We have made considerable progress through legislation and through the publication of 26 follow-up charters. For example, in relation to the patients charter to which my hon. Friend referred, patients now have maximum waiting times for operations and individual out-patient appointments. From April 1993, we will reduce waiting times for hip and knee joint replacements and cataract operations to 18 months; publish reports on individual hospitals and ambulance services, and extend patients charter provisions to primary health care.
Much more is being done. We will shortly be publishing a White Paper describing progress to date and plans for future development.
Does my hon. Friend agree that the fact that 900,000 people have asked for copies of the patients charter shows the great interest in and support for it? Is he aware that my constituents want him to consider powers of redress for them where the patients and other charters are not fulfilled? What additional powers can be given to people to deal strongly with British Rail when trains are late or with the ambulance service when ambulances do not arrive?
One of the consequences of the citizens charter targets is that it is possible to establish more effective means of redress and access to compensation in certain circumstances, especially in the case of British Rail. The most important benefit of the charter approach and the institution of targets and standards of performance indicators is that it enables those concerned with delivering the services to identify more clearly the areas of failure and do something about them.
I sat through the end of questions earlier when the matter was very fully exercised. I was struck by what my right hon. Friend said about the use of targets by the authorities administering that allowance to ensure improvements in the management of the service.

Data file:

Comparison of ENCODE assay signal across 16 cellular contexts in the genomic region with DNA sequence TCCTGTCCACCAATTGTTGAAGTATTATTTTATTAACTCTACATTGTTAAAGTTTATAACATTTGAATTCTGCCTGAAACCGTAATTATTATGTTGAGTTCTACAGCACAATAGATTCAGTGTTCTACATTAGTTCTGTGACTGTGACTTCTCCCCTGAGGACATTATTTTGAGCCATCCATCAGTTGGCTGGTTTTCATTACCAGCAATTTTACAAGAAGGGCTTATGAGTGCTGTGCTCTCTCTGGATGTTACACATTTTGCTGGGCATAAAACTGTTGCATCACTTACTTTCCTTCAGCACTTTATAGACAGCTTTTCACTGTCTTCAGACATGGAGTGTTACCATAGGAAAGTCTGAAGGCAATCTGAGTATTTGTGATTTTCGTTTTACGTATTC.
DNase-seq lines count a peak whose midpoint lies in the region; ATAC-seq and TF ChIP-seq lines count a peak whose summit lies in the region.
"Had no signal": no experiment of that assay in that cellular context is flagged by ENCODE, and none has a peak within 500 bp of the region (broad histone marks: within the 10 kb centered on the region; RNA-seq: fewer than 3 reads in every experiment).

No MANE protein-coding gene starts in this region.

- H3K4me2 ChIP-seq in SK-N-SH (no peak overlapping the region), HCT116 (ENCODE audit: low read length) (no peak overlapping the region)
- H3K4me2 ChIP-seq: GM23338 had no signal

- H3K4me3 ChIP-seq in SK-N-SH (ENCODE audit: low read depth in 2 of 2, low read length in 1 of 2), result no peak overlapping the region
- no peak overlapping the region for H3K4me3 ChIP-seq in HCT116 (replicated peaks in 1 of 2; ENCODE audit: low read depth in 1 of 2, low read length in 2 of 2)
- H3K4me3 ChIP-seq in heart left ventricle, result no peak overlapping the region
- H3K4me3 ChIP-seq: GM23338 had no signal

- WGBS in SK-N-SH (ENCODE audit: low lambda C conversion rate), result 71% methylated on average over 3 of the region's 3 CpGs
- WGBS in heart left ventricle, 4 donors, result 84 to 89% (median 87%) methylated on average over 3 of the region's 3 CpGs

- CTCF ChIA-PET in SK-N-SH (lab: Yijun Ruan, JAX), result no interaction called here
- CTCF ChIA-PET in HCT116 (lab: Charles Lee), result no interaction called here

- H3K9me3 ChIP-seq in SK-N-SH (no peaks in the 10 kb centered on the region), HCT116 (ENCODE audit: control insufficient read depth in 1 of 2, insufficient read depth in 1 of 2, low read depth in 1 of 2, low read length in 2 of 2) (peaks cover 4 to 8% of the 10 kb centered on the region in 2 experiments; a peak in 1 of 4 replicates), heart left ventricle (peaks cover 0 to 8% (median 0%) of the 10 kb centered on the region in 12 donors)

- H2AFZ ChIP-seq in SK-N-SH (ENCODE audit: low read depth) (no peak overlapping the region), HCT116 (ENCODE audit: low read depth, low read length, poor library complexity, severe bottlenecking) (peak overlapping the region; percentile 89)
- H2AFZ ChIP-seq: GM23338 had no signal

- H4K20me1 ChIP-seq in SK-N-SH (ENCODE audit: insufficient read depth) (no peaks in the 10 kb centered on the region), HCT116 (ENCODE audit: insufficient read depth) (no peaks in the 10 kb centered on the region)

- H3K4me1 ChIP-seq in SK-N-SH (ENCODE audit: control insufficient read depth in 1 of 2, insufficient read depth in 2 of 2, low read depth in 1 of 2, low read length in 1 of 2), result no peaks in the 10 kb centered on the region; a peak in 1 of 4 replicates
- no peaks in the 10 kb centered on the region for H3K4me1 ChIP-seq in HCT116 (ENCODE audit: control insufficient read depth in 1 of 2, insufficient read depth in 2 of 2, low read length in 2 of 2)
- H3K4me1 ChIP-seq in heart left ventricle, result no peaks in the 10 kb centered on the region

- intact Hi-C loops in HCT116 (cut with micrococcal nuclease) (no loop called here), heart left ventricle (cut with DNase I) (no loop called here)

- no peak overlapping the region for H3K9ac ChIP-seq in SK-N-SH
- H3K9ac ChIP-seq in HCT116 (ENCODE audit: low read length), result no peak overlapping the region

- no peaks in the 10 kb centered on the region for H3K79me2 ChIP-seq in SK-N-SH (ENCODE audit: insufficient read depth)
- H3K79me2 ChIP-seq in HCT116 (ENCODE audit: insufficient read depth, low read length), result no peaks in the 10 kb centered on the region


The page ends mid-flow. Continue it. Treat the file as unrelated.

On the patients charter and the objectives being set by the "The Health of the Nation" White Paper, is there consultation between my hon. Friend's Department and the Department of Health to ensure that we do not empower patients to rush around the country for unnecessary treatments such as tattoo removals and breast enlargement, to the detriment of those whose rights are being affected by the use of cash for such unnecessary treatments?
The relationship between the citizens charter unit in my Department and the front-line Department responsible for the service is that they are in the lead and we are supporting them, in ensuring consistency of treatment in charter principles across the whole range of public services. I shall certainly draw my right hon. Friend's attention to my hon. Friend's remarks.
Does the Minister agreed that an important ingredient for local authorities and health authorities in delivering a quality service is not just charters but, as he implied earlier, the morale of staff? If so, will he tell the House now whether he agrees or disagrees with a freeze on public sector pay?